Offseason Hockey Training

August 15, 2013  |  Posted by David Pollitt
Powercleans are important for hockey players in the offseason
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With August mid way through most players have their summer training plans wrapping up but I still thought it would be good to include an article I wrote several years ago called “Offseason Hockey Training”, as there is still information useful for players this summer, and in future offseason’s.

Unless you play professional or high end junior hockey, April is the month that your season is most likely finished.   No matter how your season ended now is the time to start focusing on next year and doing something about it today.   In the old days guys would take 2 months off and then slowly start to get back in shape during training camp.   Those days are long gone as players at most levels of hockey now use the full year to improve their strength, conditioning and skills.  Here is how you can break down your offseason and get the most out of your summer dryland training.

Rest & Reflect

Every athlete needs a break once the playing season is over, and hockey players need this more than anyone.   I strongly encourage players to take at least 2 weeks off from all training once the season ends.   Lie on the couch, eat frosted flakes, play X-box, take a holiday, just do not workout or play hockey for at least 2 weeks.   This is the time your body needs to mentally and physically recover from the long hockey season, and this gives any injuries you may have some time to heal before offseason training starts.

Correct Imbalances

This is the first order of business when you resume training, to correct imbalances that develop during the hockey season.   From shooting all of your shots on one side of the body to developing strong and weak areas in the legs and core area, everyone needs to spend some time working to rebalance the body following the season.

How much time you spend in this area is dependant upon how much work you need to do to correct your muscular imbalances.   This is where is pays to seek the guidance of a hockey specific strength and conditioning coach who can put you through functional and sport specific testing to determine what areas need to be addressed.  Typically hockey players need to work on the shooting side of the body (because the opposite side is the one most developed from puck-handling and shooting), in addition to the abductor muscles and hip flexors of the legs.   Players also should work on shoulder and neck stability, as well as correcting any weakness in the core area.   Spending 2 to 4 weeks working on the weak areas will pay off in the next season and down the road when you start to ramp up your training intensity and volume.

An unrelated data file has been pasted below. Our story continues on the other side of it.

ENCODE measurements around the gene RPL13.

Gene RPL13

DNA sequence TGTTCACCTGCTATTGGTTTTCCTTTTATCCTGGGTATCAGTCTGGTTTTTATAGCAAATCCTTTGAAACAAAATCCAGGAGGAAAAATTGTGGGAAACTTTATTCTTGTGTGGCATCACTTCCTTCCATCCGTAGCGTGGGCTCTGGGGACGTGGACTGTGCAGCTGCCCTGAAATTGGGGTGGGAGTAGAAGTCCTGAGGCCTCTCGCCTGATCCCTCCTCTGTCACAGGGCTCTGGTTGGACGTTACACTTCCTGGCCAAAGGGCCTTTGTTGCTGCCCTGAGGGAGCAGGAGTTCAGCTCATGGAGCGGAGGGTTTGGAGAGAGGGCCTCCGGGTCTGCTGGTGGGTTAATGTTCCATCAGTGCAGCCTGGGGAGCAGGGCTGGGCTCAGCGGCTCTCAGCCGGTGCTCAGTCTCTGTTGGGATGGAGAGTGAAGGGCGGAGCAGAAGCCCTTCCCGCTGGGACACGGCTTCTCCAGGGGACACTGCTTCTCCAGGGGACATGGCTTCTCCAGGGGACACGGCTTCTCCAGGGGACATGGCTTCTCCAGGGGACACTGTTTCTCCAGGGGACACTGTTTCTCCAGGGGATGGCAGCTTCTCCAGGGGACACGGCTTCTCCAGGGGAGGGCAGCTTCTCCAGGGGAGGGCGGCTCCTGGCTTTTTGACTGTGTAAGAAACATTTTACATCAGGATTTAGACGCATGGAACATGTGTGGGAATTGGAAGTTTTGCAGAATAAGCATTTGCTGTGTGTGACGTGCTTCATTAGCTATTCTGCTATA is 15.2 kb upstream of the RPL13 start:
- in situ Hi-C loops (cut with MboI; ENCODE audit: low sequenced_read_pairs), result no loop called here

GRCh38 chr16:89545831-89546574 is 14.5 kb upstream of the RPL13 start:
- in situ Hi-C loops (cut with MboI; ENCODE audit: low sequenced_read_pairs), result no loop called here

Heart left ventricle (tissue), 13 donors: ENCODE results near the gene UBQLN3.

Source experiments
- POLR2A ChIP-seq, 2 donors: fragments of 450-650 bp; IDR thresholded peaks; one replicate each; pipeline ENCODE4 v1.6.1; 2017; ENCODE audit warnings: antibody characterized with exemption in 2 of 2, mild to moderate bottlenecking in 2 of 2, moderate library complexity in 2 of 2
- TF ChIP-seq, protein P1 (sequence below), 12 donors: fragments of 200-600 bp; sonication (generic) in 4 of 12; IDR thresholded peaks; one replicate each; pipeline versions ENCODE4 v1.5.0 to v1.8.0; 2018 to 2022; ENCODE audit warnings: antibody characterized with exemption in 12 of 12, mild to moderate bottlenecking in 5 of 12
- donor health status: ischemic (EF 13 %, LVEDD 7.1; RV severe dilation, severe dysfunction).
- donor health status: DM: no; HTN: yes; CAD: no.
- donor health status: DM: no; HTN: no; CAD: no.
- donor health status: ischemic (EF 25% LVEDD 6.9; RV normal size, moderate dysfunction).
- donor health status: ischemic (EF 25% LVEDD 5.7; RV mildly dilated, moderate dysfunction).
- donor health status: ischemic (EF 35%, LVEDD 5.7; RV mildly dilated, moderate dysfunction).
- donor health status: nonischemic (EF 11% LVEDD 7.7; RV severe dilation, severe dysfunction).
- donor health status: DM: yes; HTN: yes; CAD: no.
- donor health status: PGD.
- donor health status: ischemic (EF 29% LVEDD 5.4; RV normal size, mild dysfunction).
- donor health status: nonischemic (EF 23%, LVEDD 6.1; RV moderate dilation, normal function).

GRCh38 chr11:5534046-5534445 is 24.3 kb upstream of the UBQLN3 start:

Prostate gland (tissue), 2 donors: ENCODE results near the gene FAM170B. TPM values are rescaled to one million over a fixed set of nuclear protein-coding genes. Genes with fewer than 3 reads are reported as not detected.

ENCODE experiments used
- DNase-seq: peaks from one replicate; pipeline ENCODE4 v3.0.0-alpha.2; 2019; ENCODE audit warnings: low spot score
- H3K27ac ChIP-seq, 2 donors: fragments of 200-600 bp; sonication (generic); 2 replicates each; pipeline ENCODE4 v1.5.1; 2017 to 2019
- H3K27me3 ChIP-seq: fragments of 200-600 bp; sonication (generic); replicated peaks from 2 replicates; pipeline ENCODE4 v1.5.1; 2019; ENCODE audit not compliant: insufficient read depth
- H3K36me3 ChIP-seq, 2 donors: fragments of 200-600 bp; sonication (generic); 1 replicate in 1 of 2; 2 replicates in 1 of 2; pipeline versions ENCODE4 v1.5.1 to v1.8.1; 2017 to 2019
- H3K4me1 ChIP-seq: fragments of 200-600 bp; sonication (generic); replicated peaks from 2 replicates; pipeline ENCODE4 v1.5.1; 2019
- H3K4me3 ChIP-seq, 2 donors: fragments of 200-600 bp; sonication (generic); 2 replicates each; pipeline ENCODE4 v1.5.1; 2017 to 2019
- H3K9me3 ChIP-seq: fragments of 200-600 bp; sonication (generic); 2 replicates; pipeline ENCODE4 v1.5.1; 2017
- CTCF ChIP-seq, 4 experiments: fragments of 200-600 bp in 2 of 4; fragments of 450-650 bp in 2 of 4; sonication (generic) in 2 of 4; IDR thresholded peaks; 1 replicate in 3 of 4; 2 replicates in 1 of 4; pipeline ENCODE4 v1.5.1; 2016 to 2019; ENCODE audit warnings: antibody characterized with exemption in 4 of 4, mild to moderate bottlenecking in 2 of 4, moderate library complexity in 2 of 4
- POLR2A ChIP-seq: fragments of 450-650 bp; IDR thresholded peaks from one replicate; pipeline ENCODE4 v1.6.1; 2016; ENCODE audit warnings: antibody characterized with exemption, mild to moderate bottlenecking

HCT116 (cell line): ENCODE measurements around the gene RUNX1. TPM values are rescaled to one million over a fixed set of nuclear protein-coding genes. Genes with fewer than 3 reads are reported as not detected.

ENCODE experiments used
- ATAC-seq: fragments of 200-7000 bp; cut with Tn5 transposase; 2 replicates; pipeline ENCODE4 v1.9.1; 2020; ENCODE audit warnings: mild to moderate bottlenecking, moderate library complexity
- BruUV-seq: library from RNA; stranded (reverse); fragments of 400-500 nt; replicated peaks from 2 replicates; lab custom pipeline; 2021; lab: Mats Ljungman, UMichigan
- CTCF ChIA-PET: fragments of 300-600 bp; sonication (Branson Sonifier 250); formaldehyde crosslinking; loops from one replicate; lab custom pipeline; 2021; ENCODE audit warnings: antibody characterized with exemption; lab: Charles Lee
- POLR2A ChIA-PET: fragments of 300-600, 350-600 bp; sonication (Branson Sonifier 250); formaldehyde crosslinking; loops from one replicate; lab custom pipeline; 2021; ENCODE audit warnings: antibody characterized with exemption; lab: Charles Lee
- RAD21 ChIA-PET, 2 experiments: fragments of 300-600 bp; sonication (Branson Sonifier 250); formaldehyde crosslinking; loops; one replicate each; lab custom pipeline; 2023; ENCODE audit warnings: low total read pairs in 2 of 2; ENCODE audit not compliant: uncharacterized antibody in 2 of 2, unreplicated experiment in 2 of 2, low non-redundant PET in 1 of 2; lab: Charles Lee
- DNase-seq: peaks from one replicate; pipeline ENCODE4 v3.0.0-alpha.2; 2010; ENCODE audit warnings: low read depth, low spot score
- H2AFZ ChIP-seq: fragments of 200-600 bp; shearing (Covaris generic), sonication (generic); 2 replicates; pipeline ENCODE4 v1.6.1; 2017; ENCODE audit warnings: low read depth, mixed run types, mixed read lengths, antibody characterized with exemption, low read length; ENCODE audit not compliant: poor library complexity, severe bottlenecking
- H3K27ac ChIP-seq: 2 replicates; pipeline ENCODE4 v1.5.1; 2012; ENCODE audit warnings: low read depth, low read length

Sport Specific Training

Once the body is rebalanced you can start to focus on building up those previous weak areas along with the skating and hockey specific muscles so that you work the body correctly for the sport.  In the gym exercises such as squats, eagle squats, lunges, push-ups, rowing actions, kettlebell work, plyometrics, flexibility training and core work should make up the bulk of the training.   Save the biceps curl and leg extension machines for the bodybuilders and fitness models as this will NOT help your hockey program at all.

On the field players can turn to interval running, sprint, sled work, agility training and general physical preparation type strength training intervals.   Avoid the long slow distance training, cycling, or inline skating as these activities will not promote sport specific training and in most cases will make you a weaker player (either muscle balance wise or technique wise).

If possible I encourage players to attend some sort of training camp or hockey school in the summer to learn from experts in the field.   A word of advice on choosing a camp or school is to make your decision based on learning and practicing skills, as well as working on a solid foundation of dryland drills, skills, conditioning and strength training as this all works together to form a good school.   Programs that focus on playing lots of games will not give you the same benefit as you will get much less time touching the puck and working on weak areas of your game (not to mention all of the dryland work that needs to be done).

 

Conclusion

While this is a very broad outline of what players should do in the offseason it is critical to their development to being and stay with a training program all summer.   Players younger than 12 years of age should take up another sport in the summer to develop all-round athleticism rather than target just one sport.   Even older players can see big gains from player interval based sports such as ball hockey, lacrosse, basketball, martial arts or most racquet sports (as these sports are similar in nature to hockey rather than cyclical or endurance type sports).   Just remember all of your hard work is geared towards stepping on the ice in September in the best possible shape so you can have a great hockey season.   Have fun and keep your stick on the ice!

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